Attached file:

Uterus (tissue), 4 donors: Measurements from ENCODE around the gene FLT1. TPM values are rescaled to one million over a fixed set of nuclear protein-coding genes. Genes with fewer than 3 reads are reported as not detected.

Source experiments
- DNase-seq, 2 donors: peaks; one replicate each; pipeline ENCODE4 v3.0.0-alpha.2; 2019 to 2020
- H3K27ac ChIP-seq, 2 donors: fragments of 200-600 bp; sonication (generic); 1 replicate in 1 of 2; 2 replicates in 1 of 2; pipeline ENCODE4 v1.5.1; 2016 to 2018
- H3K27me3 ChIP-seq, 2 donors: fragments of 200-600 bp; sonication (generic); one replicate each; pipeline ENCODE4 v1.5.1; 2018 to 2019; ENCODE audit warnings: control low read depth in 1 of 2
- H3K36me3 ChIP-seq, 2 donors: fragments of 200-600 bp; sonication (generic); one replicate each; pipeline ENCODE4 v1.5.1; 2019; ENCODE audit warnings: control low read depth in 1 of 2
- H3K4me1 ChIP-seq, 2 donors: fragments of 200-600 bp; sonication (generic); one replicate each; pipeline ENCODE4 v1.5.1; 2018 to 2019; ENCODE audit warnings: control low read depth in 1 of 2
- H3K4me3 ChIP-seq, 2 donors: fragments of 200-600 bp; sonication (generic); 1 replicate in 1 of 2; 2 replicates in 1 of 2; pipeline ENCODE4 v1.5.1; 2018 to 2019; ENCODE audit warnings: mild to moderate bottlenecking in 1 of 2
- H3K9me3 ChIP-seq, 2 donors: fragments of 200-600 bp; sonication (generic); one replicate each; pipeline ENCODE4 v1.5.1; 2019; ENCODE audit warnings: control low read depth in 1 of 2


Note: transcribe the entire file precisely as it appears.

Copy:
Uterus (tissue), 4 donors: Measurements from ENCODE around the gene FLT1. TPM values are rescaled to one million over a fixed set of nuclear protein-coding genes. Genes with fewer than 3 reads are reported as not detected.

Source experiments
- DNase-seq, 2 donors: peaks; one replicate each; pipeline ENCODE4 v3.0.0-alpha.2; 2019 to 2020
- H3K27ac ChIP-seq, 2 donors: fragments of 200-600 bp; sonication (generic); 1 replicate in 1 of 2; 2 replicates in 1 of 2; pipeline ENCODE4 v1.5.1; 2016 to 2018
- H3K27me3 ChIP-seq, 2 donors: fragments of 200-600 bp; sonication (generic); one replicate each; pipeline ENCODE4 v1.5.1; 2018 to 2019; ENCODE audit warnings: control low read depth in 1 of 2
- H3K36me3 ChIP-seq, 2 donors: fragments of 200-600 bp; sonication (generic); one replicate each; pipeline ENCODE4 v1.5.1; 2019; ENCODE audit warnings: control low read depth in 1 of 2
- H3K4me1 ChIP-seq, 2 donors: fragments of 200-600 bp; sonication (generic); one replicate each; pipeline ENCODE4 v1.5.1; 2018 to 2019; ENCODE audit warnings: control low read depth in 1 of 2
- H3K4me3 ChIP-seq, 2 donors: fragments of 200-600 bp; sonication (generic); 1 replicate in 1 of 2; 2 replicates in 1 of 2; pipeline ENCODE4 v1.5.1; 2018 to 2019; ENCODE audit warnings: mild to moderate bottlenecking in 1 of 2
- H3K9me3 ChIP-seq, 2 donors: fragments of 200-600 bp; sonication (generic); one replicate each; pipeline ENCODE4 v1.5.1; 2019; ENCODE audit warnings: control low read depth in 1 of 2